Cimolino cited his time spent directing 2011’s Stratford production of The Grapes of Wrath as a kind of awakening, when he saw the potential for theatre to reach across boundaries. The cast and crew’s research into current examples of the migrant worker experience hurled the dustbowl-era Steinbeck story into a present context. Other events of that year, including the Occupy movement against economic inequality, further convinced Cimolino that his company had to look beyond the fourth wall.
When Cimolino became artistic director two years later, he founded The Forum, an ongoing series of discussions and debates linked to the themes found within a season’s given texts. Another new initiative, the Laboratory, explores new ways of telling seldom performed classics and stories from other cultures.
“As human beings, we need to look into our hearts,” he said; and, due to the empathy generated by its person-to-person exchange, “Theatre lends itself to this kind of examination.”
“We might risk bad reviews, or alienating our sponsors, (but) if we don’t, given enough time, we will surely destroy our souls.”
The power of words
It was the subject of the inherent power found in the words of Shakespeare’s plays that gave this year’s conference its theme, Speak the Speech: The Power of Words.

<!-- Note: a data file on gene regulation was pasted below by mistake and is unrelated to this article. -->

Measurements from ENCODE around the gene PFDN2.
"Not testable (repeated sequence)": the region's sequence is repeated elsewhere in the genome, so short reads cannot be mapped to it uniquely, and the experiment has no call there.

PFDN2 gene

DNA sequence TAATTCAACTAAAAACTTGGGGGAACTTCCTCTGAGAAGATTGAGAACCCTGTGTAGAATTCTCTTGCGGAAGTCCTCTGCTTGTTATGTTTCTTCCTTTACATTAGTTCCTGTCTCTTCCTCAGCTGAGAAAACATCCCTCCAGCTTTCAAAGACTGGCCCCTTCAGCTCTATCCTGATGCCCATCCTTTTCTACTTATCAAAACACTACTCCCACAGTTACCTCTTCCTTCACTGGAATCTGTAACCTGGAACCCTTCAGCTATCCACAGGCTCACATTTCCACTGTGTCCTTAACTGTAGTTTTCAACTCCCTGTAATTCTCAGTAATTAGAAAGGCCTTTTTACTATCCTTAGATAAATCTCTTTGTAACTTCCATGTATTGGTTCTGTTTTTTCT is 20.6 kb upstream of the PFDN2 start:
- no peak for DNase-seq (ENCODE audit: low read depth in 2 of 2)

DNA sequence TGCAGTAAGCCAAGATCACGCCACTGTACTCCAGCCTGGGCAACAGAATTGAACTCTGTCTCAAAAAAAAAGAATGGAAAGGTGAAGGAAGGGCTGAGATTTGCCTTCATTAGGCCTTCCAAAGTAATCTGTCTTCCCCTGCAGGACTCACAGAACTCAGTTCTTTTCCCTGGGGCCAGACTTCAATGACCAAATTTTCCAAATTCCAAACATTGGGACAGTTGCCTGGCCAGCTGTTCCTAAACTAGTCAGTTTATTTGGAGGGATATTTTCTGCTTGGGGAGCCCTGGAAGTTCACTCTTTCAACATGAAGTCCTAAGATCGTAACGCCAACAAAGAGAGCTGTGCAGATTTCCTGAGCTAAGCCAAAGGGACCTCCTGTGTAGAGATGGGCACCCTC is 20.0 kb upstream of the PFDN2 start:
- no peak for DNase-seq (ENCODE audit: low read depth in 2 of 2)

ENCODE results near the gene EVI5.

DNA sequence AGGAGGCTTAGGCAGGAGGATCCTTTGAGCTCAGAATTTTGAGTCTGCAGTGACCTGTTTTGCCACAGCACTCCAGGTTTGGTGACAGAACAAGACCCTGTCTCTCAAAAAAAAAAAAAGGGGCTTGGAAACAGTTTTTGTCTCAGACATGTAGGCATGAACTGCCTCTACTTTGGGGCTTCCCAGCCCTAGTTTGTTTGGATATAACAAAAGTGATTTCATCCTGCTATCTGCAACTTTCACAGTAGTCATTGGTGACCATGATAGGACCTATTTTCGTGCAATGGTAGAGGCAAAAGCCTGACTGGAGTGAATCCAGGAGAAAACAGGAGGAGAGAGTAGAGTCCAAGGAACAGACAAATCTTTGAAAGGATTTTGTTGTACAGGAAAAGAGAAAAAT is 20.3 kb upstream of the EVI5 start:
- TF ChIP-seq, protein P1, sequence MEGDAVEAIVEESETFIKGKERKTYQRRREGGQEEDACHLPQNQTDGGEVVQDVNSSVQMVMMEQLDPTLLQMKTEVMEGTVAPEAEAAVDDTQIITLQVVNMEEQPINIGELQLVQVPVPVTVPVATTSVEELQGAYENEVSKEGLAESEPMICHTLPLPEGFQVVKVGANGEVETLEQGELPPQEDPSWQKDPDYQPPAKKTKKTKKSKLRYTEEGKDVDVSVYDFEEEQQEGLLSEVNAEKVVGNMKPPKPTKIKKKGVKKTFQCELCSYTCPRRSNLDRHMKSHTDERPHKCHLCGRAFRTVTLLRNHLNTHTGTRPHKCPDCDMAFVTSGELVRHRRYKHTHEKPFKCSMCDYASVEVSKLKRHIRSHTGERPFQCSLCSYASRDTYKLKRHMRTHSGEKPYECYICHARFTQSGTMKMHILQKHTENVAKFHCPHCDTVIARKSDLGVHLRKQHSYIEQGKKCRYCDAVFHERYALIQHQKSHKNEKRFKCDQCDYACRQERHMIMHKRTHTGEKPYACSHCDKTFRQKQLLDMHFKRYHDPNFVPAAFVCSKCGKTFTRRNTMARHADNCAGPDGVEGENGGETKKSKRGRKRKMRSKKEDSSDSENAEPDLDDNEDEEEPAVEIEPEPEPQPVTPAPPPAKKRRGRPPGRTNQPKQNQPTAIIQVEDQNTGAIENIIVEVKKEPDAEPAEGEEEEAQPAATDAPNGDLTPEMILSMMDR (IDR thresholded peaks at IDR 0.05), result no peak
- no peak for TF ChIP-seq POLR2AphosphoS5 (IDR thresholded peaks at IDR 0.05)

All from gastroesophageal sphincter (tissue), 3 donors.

Attendee Curt Tofteland believes heavily in the power of the Bard’s words. His organization, Shakespeare Behind Bars, uses theatre as a means of helping incarcerated inmates in Michigan and Kentucky from reverting back to a life of crime upon their release.
“Inmates, once they’re out, often don’t have a fair shake,” he explained in an interview at the conference’s welcoming reception. “They can’t get housing, they can’t get jobs. No one wants a felon around.
“Our work uses art, theatre, and Shakespeare to define what it is to be a human being,” he said, adding his program boasts a recidivism rate of under six per cent, compared to the national average of 67 per cent.
Mercedes de la Torre and Carlos Drocchi, from Buenos Aires, Argentina, flew 22 hours to represent their organization, Fundación Shakespeare Argentina.
“It’s an opportunity to connect North and South America,” said de la Torre, noting though Shakespeare is popular in her country, there’s not enough education to familiarize people with his works. Her organization seeks to change that.
“We’re very proud of what we are doing. We’re building bridges between Argentina and the rest of the Shakespearean world.”
The topic of words bled into the topics of the various workshops, which included discussions on iambic pentameter, social networking, and the development of Shakespeare’s verse over time.